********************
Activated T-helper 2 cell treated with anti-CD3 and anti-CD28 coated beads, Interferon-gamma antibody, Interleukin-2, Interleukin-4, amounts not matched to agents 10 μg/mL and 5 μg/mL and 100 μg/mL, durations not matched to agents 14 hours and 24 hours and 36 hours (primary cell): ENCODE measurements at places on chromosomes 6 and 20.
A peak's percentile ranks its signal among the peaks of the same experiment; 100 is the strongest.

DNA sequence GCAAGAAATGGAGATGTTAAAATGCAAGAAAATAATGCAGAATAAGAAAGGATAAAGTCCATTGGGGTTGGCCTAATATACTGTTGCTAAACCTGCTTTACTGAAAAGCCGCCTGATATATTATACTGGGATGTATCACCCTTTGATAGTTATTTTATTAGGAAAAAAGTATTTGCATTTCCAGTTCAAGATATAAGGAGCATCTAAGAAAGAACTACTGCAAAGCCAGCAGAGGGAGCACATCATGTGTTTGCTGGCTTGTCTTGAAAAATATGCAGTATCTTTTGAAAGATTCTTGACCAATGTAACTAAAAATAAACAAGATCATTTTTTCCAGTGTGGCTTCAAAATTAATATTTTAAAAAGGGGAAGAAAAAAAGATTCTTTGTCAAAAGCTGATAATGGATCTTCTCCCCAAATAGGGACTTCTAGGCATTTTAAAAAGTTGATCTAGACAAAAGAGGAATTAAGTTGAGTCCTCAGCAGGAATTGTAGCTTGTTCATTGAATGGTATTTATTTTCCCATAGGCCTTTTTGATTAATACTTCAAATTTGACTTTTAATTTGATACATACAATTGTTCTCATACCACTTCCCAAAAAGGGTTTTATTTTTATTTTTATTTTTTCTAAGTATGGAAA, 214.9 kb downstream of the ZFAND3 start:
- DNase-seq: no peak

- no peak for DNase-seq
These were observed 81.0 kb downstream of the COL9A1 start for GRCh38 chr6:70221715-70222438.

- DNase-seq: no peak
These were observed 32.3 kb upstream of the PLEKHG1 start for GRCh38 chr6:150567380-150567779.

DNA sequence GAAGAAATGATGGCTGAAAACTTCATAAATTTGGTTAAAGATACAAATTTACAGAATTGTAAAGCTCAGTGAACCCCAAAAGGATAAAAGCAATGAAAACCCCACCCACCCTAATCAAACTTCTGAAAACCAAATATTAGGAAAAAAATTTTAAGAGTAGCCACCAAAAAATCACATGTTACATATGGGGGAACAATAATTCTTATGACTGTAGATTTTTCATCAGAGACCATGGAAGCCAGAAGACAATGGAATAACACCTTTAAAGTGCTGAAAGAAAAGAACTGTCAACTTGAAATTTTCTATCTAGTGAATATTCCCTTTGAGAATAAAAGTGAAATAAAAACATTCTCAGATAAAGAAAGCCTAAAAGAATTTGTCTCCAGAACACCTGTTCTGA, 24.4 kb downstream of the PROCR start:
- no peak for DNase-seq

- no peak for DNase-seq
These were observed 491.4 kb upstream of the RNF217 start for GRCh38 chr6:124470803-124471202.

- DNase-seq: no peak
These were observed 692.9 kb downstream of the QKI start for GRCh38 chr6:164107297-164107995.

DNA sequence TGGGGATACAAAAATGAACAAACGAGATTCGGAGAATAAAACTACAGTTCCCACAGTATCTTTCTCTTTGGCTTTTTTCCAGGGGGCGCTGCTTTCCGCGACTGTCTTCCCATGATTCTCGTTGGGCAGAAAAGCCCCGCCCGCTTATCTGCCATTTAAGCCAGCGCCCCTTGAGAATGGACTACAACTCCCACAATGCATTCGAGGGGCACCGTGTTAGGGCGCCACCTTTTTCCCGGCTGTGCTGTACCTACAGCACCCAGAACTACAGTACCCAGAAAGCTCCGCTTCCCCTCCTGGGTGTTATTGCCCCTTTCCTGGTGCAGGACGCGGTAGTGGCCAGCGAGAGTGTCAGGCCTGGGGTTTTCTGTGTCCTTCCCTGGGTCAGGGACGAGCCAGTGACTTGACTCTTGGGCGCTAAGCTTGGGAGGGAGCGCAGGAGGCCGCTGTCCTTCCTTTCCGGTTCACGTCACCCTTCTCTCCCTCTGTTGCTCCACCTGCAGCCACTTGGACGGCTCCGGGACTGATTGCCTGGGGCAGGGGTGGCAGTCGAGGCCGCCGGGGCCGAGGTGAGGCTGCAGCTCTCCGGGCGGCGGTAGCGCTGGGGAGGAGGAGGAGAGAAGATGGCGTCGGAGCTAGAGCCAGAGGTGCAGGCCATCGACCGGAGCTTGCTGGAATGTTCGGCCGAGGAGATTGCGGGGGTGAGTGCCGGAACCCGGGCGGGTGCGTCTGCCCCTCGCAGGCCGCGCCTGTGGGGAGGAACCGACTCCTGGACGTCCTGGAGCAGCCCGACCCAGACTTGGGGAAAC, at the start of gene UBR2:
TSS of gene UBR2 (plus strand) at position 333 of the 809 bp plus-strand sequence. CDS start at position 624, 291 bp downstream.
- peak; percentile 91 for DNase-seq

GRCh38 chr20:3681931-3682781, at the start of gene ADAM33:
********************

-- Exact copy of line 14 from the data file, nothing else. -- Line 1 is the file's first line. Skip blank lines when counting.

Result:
These were observed 692.9 kb downstream of the QKI start for GRCh38 chr6:164107297-164107995.